Tackling the subject of global politics through an online prism, ‘The Sleep of Reason’ is classic old-school Bragg, armed with a clanging electric guitar and stomping rhythm, but the greatness comes squarely from the lyric that suggests that reason and sanity have firmly vacated and that the sleep of reason “produces monsters”. …And what bigger monster than Trump – a man high on the scale of political ineptitude, but also entirely unwilling to denounce the neo-Nazi uprising that’s blighting the country at the time of this recording. He quotes Trump supporters (“he’s gonna make our country great”), singles out those who use confederate flags as symbols of strength and focuses upon those who spew politicised hate in an online world with their caps-lock firmly stuck down. In a connected world, everyone thinks their political views will be validated if only they can shout loud enough, to the detriment of those who should be heard. Interestingly, this isn’t an angry song; now in his mid-50s, Bragg sounds world weary…and this songs opening verse about how we’ll all still be connected online, saying tearful goodbyes to virtual friends “when the stars fall out of the sky”, is just bloody heartbreaking.
The first of two songs tackling the problematic issue of Brexit (at least in part), ‘Not Everything That Counts Can Be Counted’ – a melancholy slice of folk/Americana blending finger picked acoustics with more rootsy warmth from the backing band – concerns the idea that financially Britain will be better off if independence is allowed to be returned, of how “people have had enough of experts” and how those in favour of leaving the EU actually think they know better. Part of the blame – though Bragg, at this point, is too much of a diplomat to name and shame – lies with the odious Nigel Farage and how his narrow, racist viewpoint essentially got a bunch of pensioners over-excited and eventually dragged Britain into a sorry mess. The song also suggests that “all opinions are equal in the free market of ideas” which combined with having “garnered the most likes” brings things back to the internet and how even small ideals can somehow gain more validity.
The other Brexit tune, the much talked about ‘Full English Brexit’ is far less enjoyable. Some people have totally misinterpreted it as a voice of support, a pro-Brexit tale, but it isn’t the case. In this, Bragg looks at the other side of the picture and voices the thoughts and concerns of an elderly voter. Part of the problem with Brexit is/was that half the people who voted didn’t actually understand fully what the EU does and especially so for the elderly, wanting a return to a place they’ve half-remembered from their youth. People were lied to by pro-Brexit figures and that certainly didn’t help. As Bragg’s tale unfolds, it’s almost possible to picture the gentleman, sitting in his armchair in the twilight of his life, as he reels off the list of reasons he voted in favour of independence and how he thought he was, in fact, doing the right thing. With a fairly sparse musical backdrop and Bragg hitting upon a sombre electric folk sound, there are various things that make this uncomfortable – hints of racism, a feeling that the “strangers” in Europe had too much control over things he loves – but the idea that the man only wanted things “the way they used to be” and how nobody listens is rather sad. …And as the number fades out with the gentleman clinging on to a false hope of a unified and more English place to live out his remaining years, it’s bleak, especially considering (a) political changes can take years and (b) the racial angle will not change. Britain has been multi-cultural for decades and is all the better for it. It’s interesting to hear Bragg taking on the mantle for the political opposition, but honestly, it’s the weak link here. In terms of offering a message regarding the future of a multi-cultural society, he did so far better with ‘England, Half English’.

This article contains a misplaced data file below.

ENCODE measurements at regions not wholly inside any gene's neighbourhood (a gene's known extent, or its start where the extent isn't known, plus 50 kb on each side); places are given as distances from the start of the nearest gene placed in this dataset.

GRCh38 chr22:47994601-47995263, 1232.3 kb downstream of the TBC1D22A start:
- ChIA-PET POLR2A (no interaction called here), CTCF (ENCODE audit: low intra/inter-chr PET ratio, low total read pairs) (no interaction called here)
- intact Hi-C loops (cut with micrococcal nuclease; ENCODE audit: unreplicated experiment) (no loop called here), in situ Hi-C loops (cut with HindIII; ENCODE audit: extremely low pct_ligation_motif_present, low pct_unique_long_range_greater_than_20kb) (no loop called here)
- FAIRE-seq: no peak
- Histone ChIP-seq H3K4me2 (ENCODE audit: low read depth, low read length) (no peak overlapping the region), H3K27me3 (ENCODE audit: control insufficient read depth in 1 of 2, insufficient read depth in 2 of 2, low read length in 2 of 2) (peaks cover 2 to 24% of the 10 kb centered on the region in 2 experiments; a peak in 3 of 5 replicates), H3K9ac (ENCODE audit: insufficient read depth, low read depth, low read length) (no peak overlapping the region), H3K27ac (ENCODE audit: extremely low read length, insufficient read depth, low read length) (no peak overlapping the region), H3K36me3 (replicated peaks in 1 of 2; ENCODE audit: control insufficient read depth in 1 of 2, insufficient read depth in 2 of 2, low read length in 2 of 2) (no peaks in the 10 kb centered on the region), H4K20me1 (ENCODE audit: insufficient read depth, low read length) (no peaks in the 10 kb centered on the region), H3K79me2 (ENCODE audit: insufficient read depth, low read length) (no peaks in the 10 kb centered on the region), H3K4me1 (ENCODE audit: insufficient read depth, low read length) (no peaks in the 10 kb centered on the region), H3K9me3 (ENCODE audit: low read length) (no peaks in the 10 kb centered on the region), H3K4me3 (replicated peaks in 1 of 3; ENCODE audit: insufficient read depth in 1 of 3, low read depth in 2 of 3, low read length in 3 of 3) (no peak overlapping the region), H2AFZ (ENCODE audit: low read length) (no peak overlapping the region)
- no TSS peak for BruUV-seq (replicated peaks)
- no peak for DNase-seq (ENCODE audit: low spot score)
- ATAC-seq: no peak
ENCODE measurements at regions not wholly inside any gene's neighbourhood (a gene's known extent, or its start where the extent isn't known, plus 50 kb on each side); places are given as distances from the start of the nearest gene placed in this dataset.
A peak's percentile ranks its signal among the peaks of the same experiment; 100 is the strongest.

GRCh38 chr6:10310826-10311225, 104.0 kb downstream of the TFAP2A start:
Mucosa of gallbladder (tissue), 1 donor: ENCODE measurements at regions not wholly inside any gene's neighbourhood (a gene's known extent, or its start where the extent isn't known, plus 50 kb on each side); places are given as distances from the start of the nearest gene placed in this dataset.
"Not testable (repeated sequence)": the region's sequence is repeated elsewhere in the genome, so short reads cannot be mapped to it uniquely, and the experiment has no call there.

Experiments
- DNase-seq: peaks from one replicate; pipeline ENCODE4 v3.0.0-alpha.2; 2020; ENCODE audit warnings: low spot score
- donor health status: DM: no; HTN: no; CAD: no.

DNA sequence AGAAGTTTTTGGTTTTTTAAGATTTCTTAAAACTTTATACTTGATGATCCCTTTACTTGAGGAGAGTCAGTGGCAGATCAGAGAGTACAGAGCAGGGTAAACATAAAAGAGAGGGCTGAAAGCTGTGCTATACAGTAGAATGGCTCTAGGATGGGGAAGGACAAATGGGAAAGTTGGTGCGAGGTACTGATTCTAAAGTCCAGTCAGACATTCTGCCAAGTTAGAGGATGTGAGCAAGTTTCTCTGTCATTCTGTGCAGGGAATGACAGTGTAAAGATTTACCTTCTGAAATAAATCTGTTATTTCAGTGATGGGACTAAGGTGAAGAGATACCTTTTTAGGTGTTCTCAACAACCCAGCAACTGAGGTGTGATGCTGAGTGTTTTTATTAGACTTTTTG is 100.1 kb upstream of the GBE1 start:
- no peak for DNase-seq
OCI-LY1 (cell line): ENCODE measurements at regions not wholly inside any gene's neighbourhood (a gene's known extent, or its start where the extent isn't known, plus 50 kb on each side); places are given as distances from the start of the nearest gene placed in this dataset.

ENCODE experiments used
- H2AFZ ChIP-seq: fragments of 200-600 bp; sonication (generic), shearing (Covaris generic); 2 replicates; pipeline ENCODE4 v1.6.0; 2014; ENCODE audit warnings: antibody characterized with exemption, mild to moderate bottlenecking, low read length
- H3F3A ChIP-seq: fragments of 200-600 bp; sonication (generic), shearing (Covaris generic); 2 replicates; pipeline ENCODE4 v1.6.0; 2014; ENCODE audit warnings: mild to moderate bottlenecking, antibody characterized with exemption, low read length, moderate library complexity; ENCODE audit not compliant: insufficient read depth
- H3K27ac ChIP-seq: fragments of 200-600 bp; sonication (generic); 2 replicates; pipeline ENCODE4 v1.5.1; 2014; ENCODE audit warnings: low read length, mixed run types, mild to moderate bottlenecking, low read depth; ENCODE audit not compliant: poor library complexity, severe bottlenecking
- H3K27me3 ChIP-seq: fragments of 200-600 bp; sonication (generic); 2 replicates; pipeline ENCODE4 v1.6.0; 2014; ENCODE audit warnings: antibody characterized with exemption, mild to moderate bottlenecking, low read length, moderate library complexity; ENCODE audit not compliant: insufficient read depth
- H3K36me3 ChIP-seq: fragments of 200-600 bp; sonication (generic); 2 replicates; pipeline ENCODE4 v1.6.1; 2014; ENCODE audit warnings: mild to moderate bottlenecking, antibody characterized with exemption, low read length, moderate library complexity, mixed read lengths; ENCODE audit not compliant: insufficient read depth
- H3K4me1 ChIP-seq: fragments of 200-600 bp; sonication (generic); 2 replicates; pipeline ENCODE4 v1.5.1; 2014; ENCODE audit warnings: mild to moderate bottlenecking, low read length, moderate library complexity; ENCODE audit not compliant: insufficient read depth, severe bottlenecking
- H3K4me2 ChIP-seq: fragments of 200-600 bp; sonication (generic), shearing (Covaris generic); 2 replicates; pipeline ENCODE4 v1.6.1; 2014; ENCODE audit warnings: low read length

‘Full English Brexit’ aside – for that is a very uncomfortable listen – ‘Bridges Not Walls’ is almost everything you’d hope for when approaching a collection of Billy Bragg songs. Although only an EP, it’s fully formed both musically and lyrically – there’s enough here for all extant fans to have a new favourite. More than that, though, the material is thoughtful, impassioned and intellectual. It’s never perfect, but when dealing with pointed and political subjects in a world that’s far less than perfect, that’s understandable.